So what is this farm? If we assume, and I think we can, that this farm represented a measure of hope, a feeling of place and the means of production for a family relocating from Kentucky…then what were William’s thoughts about me? …about the farm?I have no idea. William died long before I was born and I am not aware of his journals but I have to believe his thinking was not dissimilar to my own.
I have an attachment to my farm. I live in my grandma’s house. We put our dishes in cabinets she built. Our wood stove is in an addition built by a cousin of my grandpa’s. The house was built by a great-great uncle. We watch TV in a room built by my father. Most of the family is buried 200 yards from my back door. As a child I rode grandpa’s three-wheeler all over the farm. My cousin Kate and I ran down the hill and played in the creek (downstream from the hog floor…in retrospect, yuk). I remember the one time she touched the electric fence well. I have been in this house every Christmas of my life but one. I have an emotional attachment to my farm. I owe the bank a bunch of money for my farm…so I have a legal attachment too.
But what about my children?
This hasn’t been a post about chickens or cows or pigs or manure. This is a post about purpose!
My farm is a place, not a purpose. The chickens, cows, pigs and manure are just the means. Land forces us to work hard and save money but the children are our wealth. The children are the ends…even when covered in silly string.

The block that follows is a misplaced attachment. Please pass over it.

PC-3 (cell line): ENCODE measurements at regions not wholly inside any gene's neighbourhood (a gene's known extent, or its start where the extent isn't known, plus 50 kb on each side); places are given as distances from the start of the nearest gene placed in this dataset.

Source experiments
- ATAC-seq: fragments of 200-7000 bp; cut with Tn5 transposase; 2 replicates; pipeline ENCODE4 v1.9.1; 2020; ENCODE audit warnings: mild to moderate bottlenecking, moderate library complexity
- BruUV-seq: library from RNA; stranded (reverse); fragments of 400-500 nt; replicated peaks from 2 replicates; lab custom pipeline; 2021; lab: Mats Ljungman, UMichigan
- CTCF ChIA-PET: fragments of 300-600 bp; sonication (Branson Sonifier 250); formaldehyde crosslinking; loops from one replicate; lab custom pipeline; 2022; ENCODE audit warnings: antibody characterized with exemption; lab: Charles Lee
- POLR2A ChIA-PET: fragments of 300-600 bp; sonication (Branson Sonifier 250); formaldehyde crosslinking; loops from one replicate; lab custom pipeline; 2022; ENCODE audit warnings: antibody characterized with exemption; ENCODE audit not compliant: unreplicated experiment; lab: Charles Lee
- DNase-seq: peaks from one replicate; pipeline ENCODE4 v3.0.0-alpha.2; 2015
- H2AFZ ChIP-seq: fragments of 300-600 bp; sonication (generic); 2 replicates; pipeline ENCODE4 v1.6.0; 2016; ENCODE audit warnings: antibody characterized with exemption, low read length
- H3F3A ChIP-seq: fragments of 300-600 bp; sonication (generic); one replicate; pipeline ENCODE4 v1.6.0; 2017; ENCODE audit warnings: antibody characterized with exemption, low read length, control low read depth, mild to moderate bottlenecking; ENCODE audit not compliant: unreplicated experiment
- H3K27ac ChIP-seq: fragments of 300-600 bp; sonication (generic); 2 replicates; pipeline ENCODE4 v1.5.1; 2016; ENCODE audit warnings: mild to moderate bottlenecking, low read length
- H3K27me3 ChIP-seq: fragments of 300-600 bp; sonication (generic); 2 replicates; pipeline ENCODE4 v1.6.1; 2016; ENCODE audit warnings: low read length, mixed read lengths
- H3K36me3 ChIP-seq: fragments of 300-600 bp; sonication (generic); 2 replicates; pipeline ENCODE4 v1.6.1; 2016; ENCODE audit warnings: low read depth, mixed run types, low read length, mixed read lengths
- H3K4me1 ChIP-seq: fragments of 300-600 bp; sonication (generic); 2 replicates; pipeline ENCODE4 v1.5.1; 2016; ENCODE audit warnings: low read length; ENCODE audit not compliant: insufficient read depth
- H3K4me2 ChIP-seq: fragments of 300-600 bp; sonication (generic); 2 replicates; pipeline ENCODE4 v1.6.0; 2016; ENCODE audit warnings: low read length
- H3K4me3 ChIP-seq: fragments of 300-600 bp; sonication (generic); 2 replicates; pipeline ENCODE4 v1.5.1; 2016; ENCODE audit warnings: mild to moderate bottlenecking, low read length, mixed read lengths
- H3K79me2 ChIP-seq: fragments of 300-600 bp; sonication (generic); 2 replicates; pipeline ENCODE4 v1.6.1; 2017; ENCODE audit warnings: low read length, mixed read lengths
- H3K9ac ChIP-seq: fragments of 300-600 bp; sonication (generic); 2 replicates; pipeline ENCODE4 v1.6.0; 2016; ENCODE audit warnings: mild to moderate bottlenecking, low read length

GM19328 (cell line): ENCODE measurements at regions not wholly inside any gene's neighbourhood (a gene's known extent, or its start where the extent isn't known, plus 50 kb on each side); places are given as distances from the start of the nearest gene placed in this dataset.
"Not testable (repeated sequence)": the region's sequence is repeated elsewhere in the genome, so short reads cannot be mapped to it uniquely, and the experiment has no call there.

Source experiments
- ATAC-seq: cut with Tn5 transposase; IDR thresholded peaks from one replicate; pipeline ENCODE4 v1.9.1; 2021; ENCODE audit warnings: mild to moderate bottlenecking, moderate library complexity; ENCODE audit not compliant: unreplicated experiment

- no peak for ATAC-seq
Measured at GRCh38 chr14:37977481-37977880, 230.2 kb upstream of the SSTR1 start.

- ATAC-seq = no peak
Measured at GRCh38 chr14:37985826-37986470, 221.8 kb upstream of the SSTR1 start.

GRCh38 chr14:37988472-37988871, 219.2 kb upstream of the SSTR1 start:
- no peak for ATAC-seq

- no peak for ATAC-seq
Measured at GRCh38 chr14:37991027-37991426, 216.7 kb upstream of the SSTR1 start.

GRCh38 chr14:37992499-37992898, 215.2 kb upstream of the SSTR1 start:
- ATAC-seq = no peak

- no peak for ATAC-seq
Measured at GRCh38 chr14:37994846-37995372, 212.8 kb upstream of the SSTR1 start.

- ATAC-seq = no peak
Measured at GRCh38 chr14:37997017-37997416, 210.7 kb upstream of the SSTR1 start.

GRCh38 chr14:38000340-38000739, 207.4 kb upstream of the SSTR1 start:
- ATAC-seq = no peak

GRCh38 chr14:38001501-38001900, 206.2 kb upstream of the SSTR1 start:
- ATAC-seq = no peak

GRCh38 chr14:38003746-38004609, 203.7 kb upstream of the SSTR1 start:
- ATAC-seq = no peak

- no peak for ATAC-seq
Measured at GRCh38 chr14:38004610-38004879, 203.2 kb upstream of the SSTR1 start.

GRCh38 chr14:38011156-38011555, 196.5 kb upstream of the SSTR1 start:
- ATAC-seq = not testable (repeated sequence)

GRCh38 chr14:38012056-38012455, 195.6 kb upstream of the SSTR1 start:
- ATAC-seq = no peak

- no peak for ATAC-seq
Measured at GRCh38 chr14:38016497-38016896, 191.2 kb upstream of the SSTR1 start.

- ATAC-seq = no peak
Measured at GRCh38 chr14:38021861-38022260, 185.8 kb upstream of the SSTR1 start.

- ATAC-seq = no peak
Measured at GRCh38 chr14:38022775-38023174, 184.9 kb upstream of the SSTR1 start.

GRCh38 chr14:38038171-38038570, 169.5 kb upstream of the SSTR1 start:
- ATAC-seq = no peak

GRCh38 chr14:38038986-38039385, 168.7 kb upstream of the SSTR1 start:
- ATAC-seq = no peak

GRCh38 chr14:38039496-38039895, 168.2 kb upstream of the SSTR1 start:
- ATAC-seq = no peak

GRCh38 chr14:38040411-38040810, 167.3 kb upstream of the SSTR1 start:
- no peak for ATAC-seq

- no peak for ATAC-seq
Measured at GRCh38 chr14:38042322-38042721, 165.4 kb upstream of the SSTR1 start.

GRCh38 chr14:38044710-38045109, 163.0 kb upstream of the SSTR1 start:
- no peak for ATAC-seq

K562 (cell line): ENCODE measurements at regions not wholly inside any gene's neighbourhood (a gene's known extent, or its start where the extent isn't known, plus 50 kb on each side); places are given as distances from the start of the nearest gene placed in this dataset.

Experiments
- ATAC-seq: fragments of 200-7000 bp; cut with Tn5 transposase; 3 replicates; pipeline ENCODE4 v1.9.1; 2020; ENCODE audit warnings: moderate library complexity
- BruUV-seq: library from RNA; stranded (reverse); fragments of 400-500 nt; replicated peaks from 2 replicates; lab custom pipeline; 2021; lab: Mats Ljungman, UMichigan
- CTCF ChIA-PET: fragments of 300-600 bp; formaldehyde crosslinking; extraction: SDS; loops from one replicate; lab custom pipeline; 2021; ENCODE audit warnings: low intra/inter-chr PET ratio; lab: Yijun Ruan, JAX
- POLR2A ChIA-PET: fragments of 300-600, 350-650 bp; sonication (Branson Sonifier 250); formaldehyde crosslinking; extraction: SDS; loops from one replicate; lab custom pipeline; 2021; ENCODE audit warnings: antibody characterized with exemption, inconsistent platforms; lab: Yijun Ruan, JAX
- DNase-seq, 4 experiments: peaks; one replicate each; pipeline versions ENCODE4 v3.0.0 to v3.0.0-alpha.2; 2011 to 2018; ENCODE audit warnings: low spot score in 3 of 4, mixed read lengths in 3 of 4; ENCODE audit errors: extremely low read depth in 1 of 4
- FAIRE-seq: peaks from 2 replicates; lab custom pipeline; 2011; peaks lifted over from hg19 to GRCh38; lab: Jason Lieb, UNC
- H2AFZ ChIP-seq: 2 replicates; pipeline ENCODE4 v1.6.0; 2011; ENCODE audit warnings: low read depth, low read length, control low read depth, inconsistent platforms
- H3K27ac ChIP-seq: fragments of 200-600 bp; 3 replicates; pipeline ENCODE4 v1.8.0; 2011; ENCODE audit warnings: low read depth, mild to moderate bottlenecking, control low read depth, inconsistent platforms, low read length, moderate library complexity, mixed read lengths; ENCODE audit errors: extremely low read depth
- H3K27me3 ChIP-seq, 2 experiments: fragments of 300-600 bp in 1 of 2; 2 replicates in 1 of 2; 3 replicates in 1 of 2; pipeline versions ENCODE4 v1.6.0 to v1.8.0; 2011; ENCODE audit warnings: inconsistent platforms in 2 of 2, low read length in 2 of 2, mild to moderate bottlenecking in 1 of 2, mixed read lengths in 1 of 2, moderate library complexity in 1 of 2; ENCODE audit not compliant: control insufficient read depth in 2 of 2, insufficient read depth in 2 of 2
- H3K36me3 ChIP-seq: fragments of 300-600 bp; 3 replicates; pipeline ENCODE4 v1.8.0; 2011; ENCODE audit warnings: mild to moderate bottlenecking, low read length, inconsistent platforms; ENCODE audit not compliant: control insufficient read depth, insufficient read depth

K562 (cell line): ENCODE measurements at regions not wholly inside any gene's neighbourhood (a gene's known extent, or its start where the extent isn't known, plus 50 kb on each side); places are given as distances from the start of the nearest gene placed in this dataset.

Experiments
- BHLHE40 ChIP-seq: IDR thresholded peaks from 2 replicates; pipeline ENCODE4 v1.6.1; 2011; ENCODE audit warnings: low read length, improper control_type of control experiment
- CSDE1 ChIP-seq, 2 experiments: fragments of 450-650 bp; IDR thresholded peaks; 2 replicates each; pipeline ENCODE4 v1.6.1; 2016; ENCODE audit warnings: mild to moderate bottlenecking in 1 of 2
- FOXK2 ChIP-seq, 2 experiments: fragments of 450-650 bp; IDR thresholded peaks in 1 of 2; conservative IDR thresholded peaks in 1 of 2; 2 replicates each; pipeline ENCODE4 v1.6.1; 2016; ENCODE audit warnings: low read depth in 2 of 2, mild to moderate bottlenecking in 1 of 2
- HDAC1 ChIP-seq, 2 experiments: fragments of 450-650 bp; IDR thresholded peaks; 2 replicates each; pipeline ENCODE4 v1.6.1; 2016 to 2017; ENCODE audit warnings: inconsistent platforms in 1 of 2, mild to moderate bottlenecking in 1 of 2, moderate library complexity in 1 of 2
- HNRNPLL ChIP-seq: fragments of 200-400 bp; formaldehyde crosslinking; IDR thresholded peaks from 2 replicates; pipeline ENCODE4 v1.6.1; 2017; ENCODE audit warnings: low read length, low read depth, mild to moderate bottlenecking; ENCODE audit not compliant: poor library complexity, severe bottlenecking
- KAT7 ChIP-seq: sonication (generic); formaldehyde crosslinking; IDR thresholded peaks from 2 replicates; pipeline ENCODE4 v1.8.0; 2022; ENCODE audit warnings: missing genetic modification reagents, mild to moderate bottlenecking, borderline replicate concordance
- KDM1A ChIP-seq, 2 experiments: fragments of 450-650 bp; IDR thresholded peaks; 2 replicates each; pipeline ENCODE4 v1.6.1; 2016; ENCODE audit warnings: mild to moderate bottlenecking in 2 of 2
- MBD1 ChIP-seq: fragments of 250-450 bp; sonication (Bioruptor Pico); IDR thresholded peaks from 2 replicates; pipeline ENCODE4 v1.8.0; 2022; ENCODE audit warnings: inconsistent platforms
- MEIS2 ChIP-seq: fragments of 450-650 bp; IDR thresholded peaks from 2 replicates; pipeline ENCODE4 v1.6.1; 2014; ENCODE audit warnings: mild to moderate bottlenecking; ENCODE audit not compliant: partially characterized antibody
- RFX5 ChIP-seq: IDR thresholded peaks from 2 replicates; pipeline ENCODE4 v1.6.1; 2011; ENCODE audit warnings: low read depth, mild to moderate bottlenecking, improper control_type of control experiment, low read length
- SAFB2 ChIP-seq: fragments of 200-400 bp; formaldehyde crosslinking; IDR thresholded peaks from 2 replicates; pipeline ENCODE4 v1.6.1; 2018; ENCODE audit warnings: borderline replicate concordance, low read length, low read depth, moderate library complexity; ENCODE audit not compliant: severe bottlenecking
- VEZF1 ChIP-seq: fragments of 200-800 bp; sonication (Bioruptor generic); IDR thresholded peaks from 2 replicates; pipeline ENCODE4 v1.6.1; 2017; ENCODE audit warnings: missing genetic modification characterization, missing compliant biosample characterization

If William Chism had time to wonder about the seventh generation, I have to believe his thoughts were less about farmland and more about family. Would there be a seventh generation? Not just generations formed by boys and girls doing what boys and girls do but intentional families. Julie and I are intentional about family. Our parents are intentional about family. My grandma and grandpa Chism were intentional about family. Aunt Marian was intentional about her family…even if we weren’t her kids. Mom has memories of her intentional grandmother. My dad’s grandmother lived with us for a while when I was a kid (hilarious!). The culture of our family is not an accident and while it is true that there wouldn’t be Christmas memories in this house if Uncle Dick or a grandma Chism or grandpa’s cousin or my dad hadn’t built it, the house is the least important part of that list.
In some recent writing I have focused more on my kids and less on my business and that is entirely on purpose. I have an amazing and challenging job in town…a job that I don’t plan to leave any time soon. In fact, I like my job so much that I do it on my vacation time. The Chris Jordan you see on this blog is hardly Chris Jordan at all…but then again it is. The real Chris Jordan is absolutely fascinated by farming, that’s true. So much so that he journals what he is learning on an almost daily basis.
But the real Chris Jordan is even more fascinated by his wife and children. And as he lists his hopes for 140 years from now the well-being of his family rank far above his hopes for the well-being of the farmland he lives on.
My ancestors once moved out of Scotland. My children or grandchildren may move away from the farm…or even the US. That’s how it is.
We may not have the farm in another 140 years. But will there still be a family? Will our family culture persist? Or will there just be children?
William Chism succeeded.